‘Indian women are more empowered today ’: UNFPA executive director
Dr Natalia Kanem, executive director of United Nations Population Fund (UNFPA) says women in India today are much more empowered to take their own decisions about their fertility and with whom, when and how to space their children.Updated: Dec 14, 2018 14:03 IST
On her first official visit to India for the Partners Forum on maternal, newborn and child health, Dr Natalia Kanem, executive director, United Nations Population Fund (UNFPA), says putting the rights of women and girls centre stage will drive India’s growth and development trajectory. HT’s Sanchita Sharma spoke to her on various issues.
Are women more empowered today than they were 25 years ago?
Women are indeed better off, more empowered and a lot of it is because of the ideas that emanated out of International Conference on Population and Development (ICPD) in Cairo in 1994, where 179 governments unanimously agreed that women’s rights and human rights go together. As we track the trajectory in the eve of ICPD@25, one indicator is death at childbirth. Maternal mortality has declined by at least 40% since that year.
Women in India today are much more empowered to take their own decisions about their fertility and with whom, when and how to space their children. This has resulted in a decline in total fertility rate (the average number of children a woman has in her lifetime) from 3.3 to 2.2. Low fertility is also about a woman’s ability to finish her all-important education, to perform in the workplace... these are all things that are really important. The availability of safer abortion has also reduced unsafe abortions, which has also helped prevent death at childbirth.
What is UNFPA’s report card for India on reproductive rights and family planning policy?
I would give high marks to India. In the last 20-30 years, the discussion about rights-based family services has been amplified and certain taboos that were never discussed — violence in the family, for example — have come to the fore, as have policies, such a the one that makes it clear that people must not be coerced into sterilisation or any other method of family planning. That does not mean that there’s not a lot more to be done.Take logistics systems. India is very good at getting things done — even a lunch can leave [home] and get there on time when the food’s still hot. Accessing that kind of imagination and innovation will deliver family planning services to the last mile, wherever you are. You have to give high marks to a country that has that level of aspiration, that level of knowhow and the human capacity to be able to make it work.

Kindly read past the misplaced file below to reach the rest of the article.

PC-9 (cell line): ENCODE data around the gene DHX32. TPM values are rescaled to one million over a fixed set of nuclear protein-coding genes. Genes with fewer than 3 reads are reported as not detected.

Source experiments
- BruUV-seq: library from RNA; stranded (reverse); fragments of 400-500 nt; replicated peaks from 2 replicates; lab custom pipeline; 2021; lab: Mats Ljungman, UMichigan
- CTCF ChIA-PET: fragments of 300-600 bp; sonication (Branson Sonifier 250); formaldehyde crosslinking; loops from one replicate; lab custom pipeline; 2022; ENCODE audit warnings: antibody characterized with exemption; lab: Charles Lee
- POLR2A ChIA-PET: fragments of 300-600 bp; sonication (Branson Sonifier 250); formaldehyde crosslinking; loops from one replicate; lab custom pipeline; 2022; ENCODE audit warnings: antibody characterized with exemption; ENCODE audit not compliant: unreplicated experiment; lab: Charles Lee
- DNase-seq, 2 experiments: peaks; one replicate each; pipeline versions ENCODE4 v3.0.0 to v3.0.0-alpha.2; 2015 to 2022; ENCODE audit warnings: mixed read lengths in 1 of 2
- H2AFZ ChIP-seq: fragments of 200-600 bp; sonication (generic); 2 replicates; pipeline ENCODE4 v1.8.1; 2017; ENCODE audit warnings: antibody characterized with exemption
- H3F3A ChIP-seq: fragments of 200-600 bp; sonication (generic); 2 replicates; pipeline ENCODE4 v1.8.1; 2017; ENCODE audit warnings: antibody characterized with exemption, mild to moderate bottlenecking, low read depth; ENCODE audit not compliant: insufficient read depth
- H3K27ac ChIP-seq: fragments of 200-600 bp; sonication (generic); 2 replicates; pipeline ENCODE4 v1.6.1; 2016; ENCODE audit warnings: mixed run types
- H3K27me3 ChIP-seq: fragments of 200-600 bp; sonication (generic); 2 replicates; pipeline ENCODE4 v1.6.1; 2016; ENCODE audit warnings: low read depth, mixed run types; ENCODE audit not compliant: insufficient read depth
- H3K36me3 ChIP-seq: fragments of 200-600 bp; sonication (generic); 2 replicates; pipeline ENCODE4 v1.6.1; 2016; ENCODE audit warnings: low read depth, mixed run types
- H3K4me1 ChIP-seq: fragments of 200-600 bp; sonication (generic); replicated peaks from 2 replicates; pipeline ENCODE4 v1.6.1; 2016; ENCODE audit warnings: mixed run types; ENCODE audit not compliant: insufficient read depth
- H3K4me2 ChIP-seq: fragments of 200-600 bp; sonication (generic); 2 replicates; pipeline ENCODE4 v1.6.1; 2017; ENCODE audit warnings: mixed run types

Families are becoming smaller but illegal sex-selective abortions continue. How can mind sets be changed?
The roots of patriarchy are very hard to dislodge and the only way to do that is to empower and giving self-worth to every 10-year-old girl. Girls should be able to finish their education to be valuable to themselves. Men are a part of the equation and we help fathers, in particular, to understand their role in preferring and protecting girls. The law is important but that is only a part of the solution.
With funding for reproductive and contraceptive services drying up under President Trump, what is your strategy going forward?
There is conservative tide in a number of countries and it does affect the attitudes and ability of UNFPA and our partners to function... It is a setback when countries withdraw funding that helps us to provide life skills for young people. It is gratifying to see others step up in the breach and we have had support of many countries that have come together, and of many coalitions like She Decides and multicountry initiatives like the European Union spotlight.
UNFPA just concluded its 16 Days of Activism Against Gender-Based Violence campaign. How can we end gender- and sexual- assault against its women and girls?
It was gratifying to see the Nobel Peace prize go to Nadia Murad, it is important for the world to pay attention. We showcase gender champions who are working to fight gender-based violence in their own country. In Sri Lanka, we had young women talking about being attacked in public transport, how it made them feel, how they reacted the fact that no one came forward.
Women need the support of the community, they need the legal framework, they need the police process that understands that a violation of her human rights has to be treated as the crime that it is. It’s a giant step forward to shatter the taboo on violence and shame and trying to re-victimise a woman or a girl who’s already been harassed.
How can India prepare to for an ageing population?
If you look at the demographics, you already have 9% of the population of India over the age of 60 years. That’s a 110 million people, it’s not a small number. Trying to harness that dividend depends very much on investing in young people and girls. The fertility of the family can be a positive if the woman is educated, if she can support the kids and bring them up to the level of independence. We need strategies about pensions, universal health coverage and, in the short-term, borrowing from how countries are preparing for the ageing transition.